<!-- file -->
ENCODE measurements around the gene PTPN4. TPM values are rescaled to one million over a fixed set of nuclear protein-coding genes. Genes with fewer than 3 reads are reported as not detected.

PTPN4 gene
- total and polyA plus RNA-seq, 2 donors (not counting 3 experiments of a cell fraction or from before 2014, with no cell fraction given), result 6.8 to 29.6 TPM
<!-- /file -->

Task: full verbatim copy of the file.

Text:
ENCODE measurements around the gene PTPN4. TPM values are rescaled to one million over a fixed set of nuclear protein-coding genes. Genes with fewer than 3 reads are reported as not detected.

PTPN4 gene
- total and polyA plus RNA-seq, 2 donors (not counting 3 experiments of a cell fraction or from before 2014, with no cell fraction given), result 6.8 to 29.6 TPM